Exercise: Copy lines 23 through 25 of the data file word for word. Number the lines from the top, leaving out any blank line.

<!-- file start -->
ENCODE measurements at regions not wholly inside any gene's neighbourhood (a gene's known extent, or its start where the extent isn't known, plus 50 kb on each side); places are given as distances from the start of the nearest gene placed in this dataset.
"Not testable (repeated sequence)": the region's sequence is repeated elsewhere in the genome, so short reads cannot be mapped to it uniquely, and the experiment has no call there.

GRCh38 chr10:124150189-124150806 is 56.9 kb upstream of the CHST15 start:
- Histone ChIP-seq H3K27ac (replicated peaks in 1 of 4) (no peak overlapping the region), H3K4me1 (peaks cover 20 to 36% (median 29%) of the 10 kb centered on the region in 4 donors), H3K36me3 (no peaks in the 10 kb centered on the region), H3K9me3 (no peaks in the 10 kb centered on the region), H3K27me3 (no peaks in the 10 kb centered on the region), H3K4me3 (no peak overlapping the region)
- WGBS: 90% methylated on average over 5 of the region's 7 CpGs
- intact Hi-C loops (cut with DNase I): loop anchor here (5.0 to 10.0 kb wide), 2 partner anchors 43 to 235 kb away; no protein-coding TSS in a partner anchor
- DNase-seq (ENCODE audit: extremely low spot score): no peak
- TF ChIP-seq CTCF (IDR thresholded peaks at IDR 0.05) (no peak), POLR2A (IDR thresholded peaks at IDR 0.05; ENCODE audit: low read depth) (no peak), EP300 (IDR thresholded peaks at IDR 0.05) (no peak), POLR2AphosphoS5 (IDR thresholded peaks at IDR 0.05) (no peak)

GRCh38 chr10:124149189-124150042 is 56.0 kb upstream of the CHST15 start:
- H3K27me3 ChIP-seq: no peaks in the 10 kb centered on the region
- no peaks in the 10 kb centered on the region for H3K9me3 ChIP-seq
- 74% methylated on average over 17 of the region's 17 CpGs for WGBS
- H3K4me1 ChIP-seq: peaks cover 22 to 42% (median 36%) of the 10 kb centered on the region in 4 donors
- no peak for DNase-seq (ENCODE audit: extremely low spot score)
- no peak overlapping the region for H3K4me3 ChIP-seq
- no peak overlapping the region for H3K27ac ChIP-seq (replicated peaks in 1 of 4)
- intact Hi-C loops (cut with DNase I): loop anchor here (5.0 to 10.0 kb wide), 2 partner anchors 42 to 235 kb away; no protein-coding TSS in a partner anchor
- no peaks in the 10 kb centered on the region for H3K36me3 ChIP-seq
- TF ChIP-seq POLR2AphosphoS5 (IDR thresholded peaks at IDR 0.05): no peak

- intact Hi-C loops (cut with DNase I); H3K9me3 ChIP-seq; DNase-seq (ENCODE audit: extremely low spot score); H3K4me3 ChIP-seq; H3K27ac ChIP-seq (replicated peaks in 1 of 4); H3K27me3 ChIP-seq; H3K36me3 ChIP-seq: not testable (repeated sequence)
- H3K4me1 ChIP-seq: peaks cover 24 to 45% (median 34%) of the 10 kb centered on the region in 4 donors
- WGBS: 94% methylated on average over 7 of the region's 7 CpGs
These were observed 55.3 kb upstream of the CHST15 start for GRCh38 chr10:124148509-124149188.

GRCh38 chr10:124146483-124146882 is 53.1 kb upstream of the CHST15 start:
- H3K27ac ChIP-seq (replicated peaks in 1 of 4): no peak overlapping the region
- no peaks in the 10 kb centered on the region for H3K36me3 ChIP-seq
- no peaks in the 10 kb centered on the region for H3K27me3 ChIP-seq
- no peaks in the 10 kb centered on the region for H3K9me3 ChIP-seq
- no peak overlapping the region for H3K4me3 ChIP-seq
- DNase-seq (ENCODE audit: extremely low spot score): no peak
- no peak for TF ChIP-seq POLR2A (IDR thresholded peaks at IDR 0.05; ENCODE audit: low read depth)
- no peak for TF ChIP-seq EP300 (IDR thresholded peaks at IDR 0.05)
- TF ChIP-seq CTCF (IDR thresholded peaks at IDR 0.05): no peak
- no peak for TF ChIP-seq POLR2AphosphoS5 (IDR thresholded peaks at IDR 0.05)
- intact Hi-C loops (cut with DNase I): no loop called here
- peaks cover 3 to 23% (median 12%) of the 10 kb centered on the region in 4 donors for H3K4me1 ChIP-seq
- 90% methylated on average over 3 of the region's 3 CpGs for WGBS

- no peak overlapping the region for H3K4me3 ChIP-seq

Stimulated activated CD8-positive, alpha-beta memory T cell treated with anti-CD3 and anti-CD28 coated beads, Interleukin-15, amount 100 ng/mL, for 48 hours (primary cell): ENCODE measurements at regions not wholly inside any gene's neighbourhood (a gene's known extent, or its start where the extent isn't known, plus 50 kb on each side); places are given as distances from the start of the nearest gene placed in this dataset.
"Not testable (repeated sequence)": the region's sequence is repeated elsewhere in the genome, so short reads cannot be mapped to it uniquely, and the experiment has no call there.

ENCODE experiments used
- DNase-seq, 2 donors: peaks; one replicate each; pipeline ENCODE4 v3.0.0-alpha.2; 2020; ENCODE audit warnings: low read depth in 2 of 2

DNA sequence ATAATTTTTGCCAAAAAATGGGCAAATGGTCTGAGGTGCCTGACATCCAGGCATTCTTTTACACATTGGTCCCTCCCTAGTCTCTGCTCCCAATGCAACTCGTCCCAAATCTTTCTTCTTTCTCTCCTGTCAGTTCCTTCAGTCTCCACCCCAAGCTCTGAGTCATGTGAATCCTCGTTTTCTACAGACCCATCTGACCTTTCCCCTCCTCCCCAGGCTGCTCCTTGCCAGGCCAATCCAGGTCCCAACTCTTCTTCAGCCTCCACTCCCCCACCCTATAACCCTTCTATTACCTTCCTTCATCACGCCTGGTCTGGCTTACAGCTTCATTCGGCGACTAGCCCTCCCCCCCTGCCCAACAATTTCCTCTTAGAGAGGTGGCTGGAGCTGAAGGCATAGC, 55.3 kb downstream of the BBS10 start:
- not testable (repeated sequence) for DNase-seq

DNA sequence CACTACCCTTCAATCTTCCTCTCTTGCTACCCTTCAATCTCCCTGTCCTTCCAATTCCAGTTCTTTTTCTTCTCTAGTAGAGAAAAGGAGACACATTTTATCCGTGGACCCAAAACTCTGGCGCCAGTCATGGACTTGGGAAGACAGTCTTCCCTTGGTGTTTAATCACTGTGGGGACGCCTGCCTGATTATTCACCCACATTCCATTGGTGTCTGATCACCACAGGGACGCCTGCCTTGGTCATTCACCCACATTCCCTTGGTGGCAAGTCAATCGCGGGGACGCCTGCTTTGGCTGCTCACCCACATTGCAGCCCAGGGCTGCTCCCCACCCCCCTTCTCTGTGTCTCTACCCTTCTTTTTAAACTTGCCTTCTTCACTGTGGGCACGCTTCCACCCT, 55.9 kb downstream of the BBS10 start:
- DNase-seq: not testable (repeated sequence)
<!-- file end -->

These were observed 55.3 kb upstream of the CHST15 start for GRCh38 chr10:124148509-124149188.

GRCh38 chr10:124146483-124146882 is 53.1 kb upstream of the CHST15 start:
- H3K27ac ChIP-seq (replicated peaks in 1 of 4): no peak overlapping the region